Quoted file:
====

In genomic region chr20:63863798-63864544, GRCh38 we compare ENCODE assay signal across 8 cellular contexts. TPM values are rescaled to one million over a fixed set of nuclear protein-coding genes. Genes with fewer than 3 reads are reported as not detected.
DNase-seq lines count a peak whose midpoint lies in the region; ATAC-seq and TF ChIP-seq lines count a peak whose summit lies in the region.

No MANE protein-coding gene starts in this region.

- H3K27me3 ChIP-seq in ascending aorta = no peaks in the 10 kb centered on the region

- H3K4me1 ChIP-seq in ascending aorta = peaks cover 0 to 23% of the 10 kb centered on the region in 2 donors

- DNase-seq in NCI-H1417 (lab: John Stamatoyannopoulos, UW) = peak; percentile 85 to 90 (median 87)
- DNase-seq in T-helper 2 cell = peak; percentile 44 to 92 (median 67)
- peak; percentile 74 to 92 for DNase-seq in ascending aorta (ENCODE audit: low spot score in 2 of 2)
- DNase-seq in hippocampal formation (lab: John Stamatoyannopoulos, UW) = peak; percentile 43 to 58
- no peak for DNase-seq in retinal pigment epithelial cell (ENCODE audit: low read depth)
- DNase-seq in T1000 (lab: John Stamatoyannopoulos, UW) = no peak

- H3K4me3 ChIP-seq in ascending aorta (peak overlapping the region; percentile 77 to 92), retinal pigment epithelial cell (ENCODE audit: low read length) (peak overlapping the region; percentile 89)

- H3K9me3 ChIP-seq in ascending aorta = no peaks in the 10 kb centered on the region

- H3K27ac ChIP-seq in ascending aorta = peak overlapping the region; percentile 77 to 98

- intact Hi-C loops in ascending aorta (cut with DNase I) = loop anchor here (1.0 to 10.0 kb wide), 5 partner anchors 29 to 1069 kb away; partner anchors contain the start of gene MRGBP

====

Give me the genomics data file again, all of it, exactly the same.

In genomic region chr20:63863798-63864544, GRCh38 we compare ENCODE assay signal across 8 cellular contexts. TPM values are rescaled to one million over a fixed set of nuclear protein-coding genes. Genes with fewer than 3 reads are reported as not detected.
DNase-seq lines count a peak whose midpoint lies in the region; ATAC-seq and TF ChIP-seq lines count a peak whose summit lies in the region.

No MANE protein-coding gene starts in this region.

- H3K27me3 ChIP-seq in ascending aorta = no peaks in the 10 kb centered on the region

- H3K4me1 ChIP-seq in ascending aorta = peaks cover 0 to 23% of the 10 kb centered on the region in 2 donors

- DNase-seq in NCI-H1417 (lab: John Stamatoyannopoulos, UW) = peak; percentile 85 to 90 (median 87)
- DNase-seq in T-helper 2 cell = peak; percentile 44 to 92 (median 67)
- peak; percentile 74 to 92 for DNase-seq in ascending aorta (ENCODE audit: low spot score in 2 of 2)
- DNase-seq in hippocampal formation (lab: John Stamatoyannopoulos, UW) = peak; percentile 43 to 58
- no peak for DNase-seq in retinal pigment epithelial cell (ENCODE audit: low read depth)
- DNase-seq in T1000 (lab: John Stamatoyannopoulos, UW) = no peak

- H3K4me3 ChIP-seq in ascending aorta (peak overlapping the region; percentile 77 to 92), retinal pigment epithelial cell (ENCODE audit: low read length) (peak overlapping the region; percentile 89)

- H3K9me3 ChIP-seq in ascending aorta = no peaks in the 10 kb centered on the region

- H3K27ac ChIP-seq in ascending aorta = peak overlapping the region; percentile 77 to 98

- intact Hi-C loops in ascending aorta (cut with DNase I) = loop anchor here (1.0 to 10.0 kb wide), 5 partner anchors 29 to 1069 kb away; partner anchors contain the start of gene MRGBP